NEW YORK — Only a quarter of Americans are willing to ask for help before tackling something new. A new survey asked 2,000 Americans at what point they ask for help when starting something new and how they rely on their support system in life – and found 73 percent don’t ask for help before they absolutely need it.
Half of respondents wait to ask for help until it starts to become too overwhelming, eight percent ask when it’s too late and they can’t continue, and 13 percent say they never ask for help at all. Only 27 percent of Americans ask for guidance before they start something new. The survey also found that 53 percent feel held back from achieving certain goals in their lives because they try to go at it alone.
Conducted by OnePoll on behalf of Nutrisystem, the survey also revealed that respondents couldn’t achieve certain life events like raising a family (39%), buying a house (34%), or landing a dream job (28%) without their support system by their side.
I get by with a little help from my friends
When it comes to losing weight, more than one in four respondents say it’s a battle they can’t win without the support of a loved one. As for New Year’s resolutions, Americans are focusing on their health and wellness goals once again this year. More than half the poll (53%) say losing weight is one of their goals for 2022, stating they want to lose an average of 14 pounds.
When asked why they haven’t achieved their goals over the last year, 37 percent blame the pandemic for causing them to lose motivation. Another 31 percent say they didn’t have the support they needed and 27 percent believe they weren’t geared with the right tools.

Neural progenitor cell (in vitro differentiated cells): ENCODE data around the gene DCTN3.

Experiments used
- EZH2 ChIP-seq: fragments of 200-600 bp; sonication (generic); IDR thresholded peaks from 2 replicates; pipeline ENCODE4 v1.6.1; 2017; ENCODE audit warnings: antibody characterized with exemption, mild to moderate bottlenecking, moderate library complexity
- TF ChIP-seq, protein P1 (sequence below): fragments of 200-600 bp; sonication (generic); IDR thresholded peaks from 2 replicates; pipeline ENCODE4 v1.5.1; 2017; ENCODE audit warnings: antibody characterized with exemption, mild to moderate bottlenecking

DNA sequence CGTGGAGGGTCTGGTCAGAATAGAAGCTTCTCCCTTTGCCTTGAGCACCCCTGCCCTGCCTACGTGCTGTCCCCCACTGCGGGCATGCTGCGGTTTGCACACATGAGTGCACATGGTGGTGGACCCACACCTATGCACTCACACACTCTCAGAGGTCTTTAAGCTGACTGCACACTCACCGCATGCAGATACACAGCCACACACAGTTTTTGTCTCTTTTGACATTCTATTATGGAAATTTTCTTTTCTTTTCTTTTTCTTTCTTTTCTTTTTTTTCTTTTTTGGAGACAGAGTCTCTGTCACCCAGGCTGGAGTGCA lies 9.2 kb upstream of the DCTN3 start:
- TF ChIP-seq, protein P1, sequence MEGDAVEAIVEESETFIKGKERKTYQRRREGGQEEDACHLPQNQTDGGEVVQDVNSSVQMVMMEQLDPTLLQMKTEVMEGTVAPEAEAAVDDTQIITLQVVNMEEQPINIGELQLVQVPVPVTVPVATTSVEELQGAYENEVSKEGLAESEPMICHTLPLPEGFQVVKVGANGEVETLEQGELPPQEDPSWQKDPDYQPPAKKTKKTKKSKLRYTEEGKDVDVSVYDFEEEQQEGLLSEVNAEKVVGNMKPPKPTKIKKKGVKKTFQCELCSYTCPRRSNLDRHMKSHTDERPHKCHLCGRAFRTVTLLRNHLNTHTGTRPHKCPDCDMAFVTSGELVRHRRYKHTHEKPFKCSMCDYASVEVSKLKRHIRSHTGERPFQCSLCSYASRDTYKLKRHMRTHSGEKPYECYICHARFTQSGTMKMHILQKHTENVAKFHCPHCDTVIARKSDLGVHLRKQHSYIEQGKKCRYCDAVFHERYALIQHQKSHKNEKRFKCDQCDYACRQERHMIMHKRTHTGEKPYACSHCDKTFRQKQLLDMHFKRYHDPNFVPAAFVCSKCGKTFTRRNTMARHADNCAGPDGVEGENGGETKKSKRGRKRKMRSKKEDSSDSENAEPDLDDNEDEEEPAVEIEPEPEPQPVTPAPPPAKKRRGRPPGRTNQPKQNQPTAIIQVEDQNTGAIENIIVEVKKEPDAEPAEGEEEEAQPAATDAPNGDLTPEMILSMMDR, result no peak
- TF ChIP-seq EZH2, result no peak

“We’ve all heard that goals should be SMART – specific, measurable, attainable, relevant and time-based – but without the right support system and the right tools in place, even the smartest goal may not be successful,” says Courtney McCormick, MPH, RDN, LDN, Manager, Clinical Research & Nutrition at Nutrisystem, in a statement. “Going at it alone can also be tougher, especially when it comes to weight loss.”
How can you help?
The survey also found that supporting loved ones doesn’t have to take a lot. Three in five respondents think the top way their loved ones support them is just by being present, followed by listening to them (57%).
Forty-six percent add just having a loved one be positive is the best way for them to show their support. Eighty-four percent of those surveyed think that everything is better in life when shared with a partner. Even further – 85 percent of respondents are more likely to achieve a goal when they know their partner is working toward that same goal.
“Achieving goals, like losing weight or running your first race, can be daunting, but it’s a little bit easier when you have someone alongside you achieving that same goal,” adds McCormick.
Can I use this study in a potential book I’m writing?